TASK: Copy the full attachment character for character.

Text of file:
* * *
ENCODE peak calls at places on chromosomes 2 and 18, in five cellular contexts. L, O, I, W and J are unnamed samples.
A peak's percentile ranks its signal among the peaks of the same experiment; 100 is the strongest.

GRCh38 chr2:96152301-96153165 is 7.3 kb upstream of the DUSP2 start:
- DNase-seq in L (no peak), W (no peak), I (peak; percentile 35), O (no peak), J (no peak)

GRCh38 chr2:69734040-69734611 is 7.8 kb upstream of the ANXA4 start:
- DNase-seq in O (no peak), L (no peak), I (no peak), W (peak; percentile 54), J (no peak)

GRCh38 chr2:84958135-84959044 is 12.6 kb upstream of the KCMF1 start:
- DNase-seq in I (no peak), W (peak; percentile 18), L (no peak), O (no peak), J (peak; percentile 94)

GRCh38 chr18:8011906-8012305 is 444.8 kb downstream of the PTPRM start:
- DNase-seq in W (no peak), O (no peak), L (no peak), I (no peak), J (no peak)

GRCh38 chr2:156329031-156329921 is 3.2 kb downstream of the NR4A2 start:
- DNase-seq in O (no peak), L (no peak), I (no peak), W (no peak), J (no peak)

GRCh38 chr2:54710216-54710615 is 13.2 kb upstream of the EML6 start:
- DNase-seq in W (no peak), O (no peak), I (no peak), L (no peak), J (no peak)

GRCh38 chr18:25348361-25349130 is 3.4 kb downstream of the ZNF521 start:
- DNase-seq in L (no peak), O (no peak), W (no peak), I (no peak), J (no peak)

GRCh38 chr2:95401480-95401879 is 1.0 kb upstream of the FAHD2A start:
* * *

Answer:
ENCODE peak calls at places on chromosomes 2 and 18, in five cellular contexts. L, O, I, W and J are unnamed samples.
A peak's percentile ranks its signal among the peaks of the same experiment; 100 is the strongest.

GRCh38 chr2:96152301-96153165 is 7.3 kb upstream of the DUSP2 start:
- DNase-seq in L (no peak), W (no peak), I (peak; percentile 35), O (no peak), J (no peak)

GRCh38 chr2:69734040-69734611 is 7.8 kb upstream of the ANXA4 start:
- DNase-seq in O (no peak), L (no peak), I (no peak), W (peak; percentile 54), J (no peak)

GRCh38 chr2:84958135-84959044 is 12.6 kb upstream of the KCMF1 start:
- DNase-seq in I (no peak), W (peak; percentile 18), L (no peak), O (no peak), J (peak; percentile 94)

GRCh38 chr18:8011906-8012305 is 444.8 kb downstream of the PTPRM start:
- DNase-seq in W (no peak), O (no peak), L (no peak), I (no peak), J (no peak)

GRCh38 chr2:156329031-156329921 is 3.2 kb downstream of the NR4A2 start:
- DNase-seq in O (no peak), L (no peak), I (no peak), W (no peak), J (no peak)

GRCh38 chr2:54710216-54710615 is 13.2 kb upstream of the EML6 start:
- DNase-seq in W (no peak), O (no peak), I (no peak), L (no peak), J (no peak)

GRCh38 chr18:25348361-25349130 is 3.4 kb downstream of the ZNF521 start:
- DNase-seq in L (no peak), O (no peak), W (no peak), I (no peak), J (no peak)

GRCh38 chr2:95401480-95401879 is 1.0 kb upstream of the FAHD2A start: